When a bystander becomes aware of key information about a potential shooter and does nothing, that individual is 16 times more likely to go on and commit an act of violence, according to a US government assessment. This is because a potential shooter might perceive that silence as permission, the assessment finds.
Gibson says people planning attacks are often crying out for attention. “In the conversations we’ve had with offenders, they felt like nobody was really paying attention to them,” she explained.
The most important piece of advice Gibson says she can offer to bystanders is to speak up and tell someone they trust about their concerns.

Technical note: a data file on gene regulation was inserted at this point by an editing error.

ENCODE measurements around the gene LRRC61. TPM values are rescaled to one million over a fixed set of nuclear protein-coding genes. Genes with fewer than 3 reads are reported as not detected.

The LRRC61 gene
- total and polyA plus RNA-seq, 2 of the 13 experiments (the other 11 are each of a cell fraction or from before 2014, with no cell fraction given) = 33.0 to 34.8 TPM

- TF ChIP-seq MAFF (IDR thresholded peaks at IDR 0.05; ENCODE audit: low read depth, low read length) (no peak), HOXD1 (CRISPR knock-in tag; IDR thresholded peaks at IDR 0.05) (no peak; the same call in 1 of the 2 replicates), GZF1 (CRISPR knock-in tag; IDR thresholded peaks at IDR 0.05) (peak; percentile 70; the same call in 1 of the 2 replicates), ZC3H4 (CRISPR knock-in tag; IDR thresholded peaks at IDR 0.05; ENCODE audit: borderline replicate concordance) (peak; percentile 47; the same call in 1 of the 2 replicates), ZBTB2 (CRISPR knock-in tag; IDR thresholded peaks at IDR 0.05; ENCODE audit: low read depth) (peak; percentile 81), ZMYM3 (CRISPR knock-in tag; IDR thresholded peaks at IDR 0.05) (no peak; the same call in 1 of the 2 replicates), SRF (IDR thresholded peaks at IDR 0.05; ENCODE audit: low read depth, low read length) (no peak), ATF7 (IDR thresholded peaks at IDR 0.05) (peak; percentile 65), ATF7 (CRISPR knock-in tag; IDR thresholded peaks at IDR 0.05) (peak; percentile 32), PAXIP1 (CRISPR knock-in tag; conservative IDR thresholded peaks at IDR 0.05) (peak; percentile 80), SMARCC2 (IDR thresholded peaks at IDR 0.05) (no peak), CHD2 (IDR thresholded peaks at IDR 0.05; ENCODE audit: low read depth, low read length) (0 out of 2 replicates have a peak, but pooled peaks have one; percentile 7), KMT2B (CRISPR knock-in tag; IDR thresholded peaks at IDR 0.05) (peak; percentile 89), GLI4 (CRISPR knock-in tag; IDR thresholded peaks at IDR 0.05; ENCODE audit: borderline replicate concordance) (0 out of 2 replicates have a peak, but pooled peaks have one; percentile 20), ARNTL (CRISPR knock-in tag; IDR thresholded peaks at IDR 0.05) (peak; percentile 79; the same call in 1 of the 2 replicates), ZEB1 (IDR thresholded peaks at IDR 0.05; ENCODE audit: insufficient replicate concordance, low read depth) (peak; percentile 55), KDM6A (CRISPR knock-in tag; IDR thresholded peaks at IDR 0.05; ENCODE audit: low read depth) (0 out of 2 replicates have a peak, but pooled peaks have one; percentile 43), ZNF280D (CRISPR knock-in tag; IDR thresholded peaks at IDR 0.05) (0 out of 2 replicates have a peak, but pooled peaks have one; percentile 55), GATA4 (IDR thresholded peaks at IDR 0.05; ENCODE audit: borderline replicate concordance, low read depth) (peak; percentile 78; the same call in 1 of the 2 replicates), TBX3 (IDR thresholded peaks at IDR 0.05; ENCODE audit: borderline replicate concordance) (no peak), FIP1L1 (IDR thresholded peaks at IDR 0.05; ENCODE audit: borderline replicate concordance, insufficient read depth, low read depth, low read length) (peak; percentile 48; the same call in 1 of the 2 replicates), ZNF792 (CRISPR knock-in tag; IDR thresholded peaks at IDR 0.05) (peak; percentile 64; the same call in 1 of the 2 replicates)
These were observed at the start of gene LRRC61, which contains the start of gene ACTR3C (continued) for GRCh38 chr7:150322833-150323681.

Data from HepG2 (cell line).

A former FBI special agent, Mary O’Toole, a pioneer in the field of threat management, urged family members who might have concerns about a loved one to do their best to limit his or her access to weapons.
Ultimately, what makes the US so exceptional when it comes to mass shootings is how pervasive guns are. There are more guns in the US than people. While stricter gun laws might not completely eradicate shootings, and other forms of violence may still persist, these laws could go a long way in saving lives.
Given the political reality in the United States that makes passing stricter gun laws extremely difficult, the next best thing might be to recognize who is on the pathway to violence — and figure how to effectively intervene before that person carries out the next mass shooting.